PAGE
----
Medicine Meets Virtual Reality 14

Accelerating Change in Healthcare: Next Medical Toolkit

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Editors
Westwood, J.D., Haluck, R.S., Hoffman, H.M., Mogel, G.T., Phillips, R., Robb, R.A., Vosburgh, K.G.
Pub. date
January 2006
Pages
620
Binding
hardcover (second printing 2007)
Volume
119 of Studies in Health Technology and Informatics
ISBN print
978-1-58603-583-9
ISBN online
978-1-60750-158-9
Subject
Medical Informatics, Medicine & Health
€148 / US$215 Excl. VAT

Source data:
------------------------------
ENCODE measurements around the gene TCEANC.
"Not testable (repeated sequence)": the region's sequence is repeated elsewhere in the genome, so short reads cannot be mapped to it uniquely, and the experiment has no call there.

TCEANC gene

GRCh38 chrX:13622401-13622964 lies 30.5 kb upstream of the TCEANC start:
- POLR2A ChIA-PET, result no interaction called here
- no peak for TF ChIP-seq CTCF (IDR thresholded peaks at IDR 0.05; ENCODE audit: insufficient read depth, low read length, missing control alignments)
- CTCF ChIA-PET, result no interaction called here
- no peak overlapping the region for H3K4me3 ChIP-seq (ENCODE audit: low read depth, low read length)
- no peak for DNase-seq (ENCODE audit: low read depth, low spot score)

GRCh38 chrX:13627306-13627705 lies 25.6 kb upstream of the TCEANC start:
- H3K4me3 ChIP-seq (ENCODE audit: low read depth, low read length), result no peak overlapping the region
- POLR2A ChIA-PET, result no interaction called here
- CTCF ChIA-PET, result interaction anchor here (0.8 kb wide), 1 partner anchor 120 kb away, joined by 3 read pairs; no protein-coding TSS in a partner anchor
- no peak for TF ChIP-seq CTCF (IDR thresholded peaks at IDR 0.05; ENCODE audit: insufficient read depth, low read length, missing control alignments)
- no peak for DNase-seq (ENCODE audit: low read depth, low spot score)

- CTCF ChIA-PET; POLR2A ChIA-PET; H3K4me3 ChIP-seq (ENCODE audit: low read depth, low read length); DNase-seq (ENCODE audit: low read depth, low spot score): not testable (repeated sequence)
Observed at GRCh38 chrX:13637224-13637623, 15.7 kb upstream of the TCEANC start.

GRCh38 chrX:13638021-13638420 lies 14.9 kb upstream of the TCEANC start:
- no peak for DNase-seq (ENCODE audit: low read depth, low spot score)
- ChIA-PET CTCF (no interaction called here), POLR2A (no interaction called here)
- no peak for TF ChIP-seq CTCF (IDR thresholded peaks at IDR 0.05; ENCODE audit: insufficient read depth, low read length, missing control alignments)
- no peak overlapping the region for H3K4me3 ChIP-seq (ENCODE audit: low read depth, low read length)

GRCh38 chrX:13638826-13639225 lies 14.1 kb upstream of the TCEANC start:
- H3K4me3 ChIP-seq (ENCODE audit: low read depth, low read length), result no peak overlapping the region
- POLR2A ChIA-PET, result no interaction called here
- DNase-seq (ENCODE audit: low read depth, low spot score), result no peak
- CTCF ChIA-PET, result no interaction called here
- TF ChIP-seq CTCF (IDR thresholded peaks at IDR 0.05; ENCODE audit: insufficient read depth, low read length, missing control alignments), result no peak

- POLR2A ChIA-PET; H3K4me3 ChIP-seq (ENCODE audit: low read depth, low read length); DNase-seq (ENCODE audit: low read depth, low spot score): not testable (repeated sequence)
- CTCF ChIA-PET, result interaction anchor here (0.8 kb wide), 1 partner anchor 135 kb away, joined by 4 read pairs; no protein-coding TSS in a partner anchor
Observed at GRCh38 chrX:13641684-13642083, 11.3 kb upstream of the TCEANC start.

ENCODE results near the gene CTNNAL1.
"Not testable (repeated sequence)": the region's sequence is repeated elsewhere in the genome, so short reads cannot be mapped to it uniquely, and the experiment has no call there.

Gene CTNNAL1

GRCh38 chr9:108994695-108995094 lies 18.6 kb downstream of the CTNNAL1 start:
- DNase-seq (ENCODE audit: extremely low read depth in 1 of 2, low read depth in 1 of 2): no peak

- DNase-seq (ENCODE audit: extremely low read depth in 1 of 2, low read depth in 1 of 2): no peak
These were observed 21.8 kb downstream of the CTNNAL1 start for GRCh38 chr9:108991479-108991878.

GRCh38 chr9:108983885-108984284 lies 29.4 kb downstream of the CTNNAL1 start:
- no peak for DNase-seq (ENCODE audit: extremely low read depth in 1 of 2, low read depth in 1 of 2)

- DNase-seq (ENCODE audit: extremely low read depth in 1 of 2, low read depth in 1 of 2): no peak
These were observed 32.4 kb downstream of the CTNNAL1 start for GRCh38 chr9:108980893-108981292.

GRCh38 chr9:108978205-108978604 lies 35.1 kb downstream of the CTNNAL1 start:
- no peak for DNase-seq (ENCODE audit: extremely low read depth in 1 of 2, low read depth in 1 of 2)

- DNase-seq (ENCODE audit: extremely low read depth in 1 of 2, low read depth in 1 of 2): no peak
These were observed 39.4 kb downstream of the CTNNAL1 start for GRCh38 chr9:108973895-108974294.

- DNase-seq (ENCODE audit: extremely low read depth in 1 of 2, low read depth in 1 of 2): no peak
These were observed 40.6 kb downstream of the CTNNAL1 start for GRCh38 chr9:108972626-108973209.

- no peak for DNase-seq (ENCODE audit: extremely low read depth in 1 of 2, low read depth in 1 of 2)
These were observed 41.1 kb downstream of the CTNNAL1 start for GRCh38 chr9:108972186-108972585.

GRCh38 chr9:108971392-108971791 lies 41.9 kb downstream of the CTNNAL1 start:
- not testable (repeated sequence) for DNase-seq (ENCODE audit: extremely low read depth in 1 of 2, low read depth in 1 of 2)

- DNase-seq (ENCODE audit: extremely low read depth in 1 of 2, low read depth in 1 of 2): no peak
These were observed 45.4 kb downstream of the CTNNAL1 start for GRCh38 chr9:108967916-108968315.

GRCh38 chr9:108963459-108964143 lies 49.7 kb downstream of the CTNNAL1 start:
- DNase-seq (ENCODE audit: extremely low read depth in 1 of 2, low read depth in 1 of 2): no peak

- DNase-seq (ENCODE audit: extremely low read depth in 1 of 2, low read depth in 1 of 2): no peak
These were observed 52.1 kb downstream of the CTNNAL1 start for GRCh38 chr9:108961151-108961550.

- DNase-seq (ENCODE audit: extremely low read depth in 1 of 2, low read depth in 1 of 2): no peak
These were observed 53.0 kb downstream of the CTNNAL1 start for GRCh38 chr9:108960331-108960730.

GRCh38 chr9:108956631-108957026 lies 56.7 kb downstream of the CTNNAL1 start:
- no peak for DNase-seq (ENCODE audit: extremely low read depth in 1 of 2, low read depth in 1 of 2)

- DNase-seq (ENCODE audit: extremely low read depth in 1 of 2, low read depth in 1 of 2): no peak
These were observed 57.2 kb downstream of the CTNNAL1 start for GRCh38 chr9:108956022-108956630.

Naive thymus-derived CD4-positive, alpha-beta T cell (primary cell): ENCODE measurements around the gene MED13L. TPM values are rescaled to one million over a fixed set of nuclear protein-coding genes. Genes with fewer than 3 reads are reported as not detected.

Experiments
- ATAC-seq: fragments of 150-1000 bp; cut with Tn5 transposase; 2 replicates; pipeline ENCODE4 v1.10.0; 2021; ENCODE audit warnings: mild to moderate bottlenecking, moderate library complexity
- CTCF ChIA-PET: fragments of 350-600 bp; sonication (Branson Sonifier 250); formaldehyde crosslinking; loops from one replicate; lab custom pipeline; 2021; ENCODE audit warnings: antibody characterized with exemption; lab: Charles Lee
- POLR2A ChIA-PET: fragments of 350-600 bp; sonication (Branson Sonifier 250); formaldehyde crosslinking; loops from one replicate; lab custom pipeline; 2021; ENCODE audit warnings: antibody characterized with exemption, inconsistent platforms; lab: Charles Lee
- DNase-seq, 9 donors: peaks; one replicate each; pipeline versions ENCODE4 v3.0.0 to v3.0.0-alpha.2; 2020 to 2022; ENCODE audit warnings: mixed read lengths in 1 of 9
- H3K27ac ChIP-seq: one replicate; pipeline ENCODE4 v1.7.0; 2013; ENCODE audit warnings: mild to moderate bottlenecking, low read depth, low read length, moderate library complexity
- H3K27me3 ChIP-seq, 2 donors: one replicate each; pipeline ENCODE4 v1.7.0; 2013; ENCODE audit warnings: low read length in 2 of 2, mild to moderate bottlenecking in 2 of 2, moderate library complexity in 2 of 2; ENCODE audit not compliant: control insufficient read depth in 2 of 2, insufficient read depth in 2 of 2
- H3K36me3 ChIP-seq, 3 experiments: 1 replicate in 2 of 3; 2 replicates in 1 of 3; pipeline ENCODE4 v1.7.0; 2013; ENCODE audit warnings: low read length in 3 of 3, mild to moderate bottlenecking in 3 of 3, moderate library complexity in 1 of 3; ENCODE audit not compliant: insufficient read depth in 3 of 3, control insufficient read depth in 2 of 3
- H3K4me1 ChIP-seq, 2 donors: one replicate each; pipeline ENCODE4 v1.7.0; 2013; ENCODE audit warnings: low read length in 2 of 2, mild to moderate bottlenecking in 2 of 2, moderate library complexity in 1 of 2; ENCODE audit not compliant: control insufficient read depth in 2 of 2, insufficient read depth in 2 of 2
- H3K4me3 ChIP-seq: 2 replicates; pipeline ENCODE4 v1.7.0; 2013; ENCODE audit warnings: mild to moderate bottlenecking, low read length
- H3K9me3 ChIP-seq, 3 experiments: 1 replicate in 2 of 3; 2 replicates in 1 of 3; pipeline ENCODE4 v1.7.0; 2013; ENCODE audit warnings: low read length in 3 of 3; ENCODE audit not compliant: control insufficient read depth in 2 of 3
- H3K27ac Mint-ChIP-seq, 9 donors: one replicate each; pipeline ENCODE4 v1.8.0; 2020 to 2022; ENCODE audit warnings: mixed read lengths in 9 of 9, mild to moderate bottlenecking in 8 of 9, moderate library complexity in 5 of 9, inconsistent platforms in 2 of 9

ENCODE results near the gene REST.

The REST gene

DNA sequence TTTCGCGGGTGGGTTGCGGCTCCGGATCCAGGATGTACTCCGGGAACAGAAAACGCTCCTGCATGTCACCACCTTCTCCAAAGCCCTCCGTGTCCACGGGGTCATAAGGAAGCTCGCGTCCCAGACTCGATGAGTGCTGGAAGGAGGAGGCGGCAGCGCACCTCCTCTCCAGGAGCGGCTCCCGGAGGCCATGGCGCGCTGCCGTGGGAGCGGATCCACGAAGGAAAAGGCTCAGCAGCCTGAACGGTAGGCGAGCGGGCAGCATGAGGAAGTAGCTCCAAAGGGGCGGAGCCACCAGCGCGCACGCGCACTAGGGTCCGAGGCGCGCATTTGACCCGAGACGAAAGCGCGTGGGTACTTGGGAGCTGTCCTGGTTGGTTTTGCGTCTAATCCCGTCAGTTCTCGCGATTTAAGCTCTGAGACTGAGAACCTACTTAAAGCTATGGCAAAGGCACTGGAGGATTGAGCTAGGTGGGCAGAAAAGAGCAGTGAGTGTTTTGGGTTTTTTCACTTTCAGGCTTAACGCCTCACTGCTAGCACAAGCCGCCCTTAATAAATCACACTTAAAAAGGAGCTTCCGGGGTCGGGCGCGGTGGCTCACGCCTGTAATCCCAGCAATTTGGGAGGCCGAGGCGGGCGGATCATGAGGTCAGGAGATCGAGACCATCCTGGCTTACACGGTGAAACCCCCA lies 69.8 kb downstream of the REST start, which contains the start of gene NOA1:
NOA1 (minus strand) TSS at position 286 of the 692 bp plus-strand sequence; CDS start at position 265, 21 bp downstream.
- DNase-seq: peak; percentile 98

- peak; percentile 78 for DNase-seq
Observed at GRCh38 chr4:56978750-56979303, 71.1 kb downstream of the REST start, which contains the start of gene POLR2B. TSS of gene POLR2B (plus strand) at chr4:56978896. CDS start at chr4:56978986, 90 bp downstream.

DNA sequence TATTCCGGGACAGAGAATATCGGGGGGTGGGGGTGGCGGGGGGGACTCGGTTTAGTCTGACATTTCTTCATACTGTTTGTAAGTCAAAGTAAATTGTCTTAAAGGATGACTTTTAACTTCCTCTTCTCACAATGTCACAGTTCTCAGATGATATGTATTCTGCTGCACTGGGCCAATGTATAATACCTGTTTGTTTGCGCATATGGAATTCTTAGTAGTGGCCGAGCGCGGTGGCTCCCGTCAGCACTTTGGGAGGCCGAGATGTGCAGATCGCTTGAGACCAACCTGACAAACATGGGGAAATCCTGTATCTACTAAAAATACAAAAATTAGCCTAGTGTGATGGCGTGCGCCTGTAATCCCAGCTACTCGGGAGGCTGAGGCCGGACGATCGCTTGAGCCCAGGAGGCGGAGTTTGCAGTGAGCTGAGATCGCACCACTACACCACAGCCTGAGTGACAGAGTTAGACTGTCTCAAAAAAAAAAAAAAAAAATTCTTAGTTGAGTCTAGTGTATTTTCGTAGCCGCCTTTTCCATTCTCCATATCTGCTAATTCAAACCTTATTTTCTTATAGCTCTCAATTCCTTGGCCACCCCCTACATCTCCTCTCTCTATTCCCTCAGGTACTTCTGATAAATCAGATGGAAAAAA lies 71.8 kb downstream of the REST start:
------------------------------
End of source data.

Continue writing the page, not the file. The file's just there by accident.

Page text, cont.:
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Machine intelligence will eclipse human intelligence within the next few decades - extrapolating from Moore’s Law - and our world will enjoy limitless computational power and ubiquitous data networks. Today’s iPod® devices portend an era when biology and information technology will fuse to create a human experience radically different from our own. Already, our healthcare system now appears on the verge of crisis; accelerating change is part of the problem. Each technological upgrade demands an investment of education and money, and a costly infrastructure more quickly becomes obsolete. Practitioners can be overloaded with complexity: therapeutic options, outcomes data, procedural coding, drug names etc. Furthermore, an aging global population with a growing sense of entitlement demands that each medical breakthrough be immediately available for its benefit: what appears in the morning paper is expected simultaneously in the doctor’s office. Meanwhile, a third-party payer system generates conflicting priorities for patient care and stockholder returns. The result is a healthcare system stressed by scientific promise, public expectation, economic and regulatory constraints and human limitations. Change is also proving beneficial, of course. Practitioners are empowered by better imaging methods, more precise robotic tools, greater realism in training simulators, and more powerful intelligence networks. The remarkable accomplishments of the IT industry and the Internet are trickling steadily into healthcare. The Medicine Meets Virtual Reality series can readily see the progress of the past fourteen years: more effective healthcare at a lower overall cost, driven by cheaper and better computers.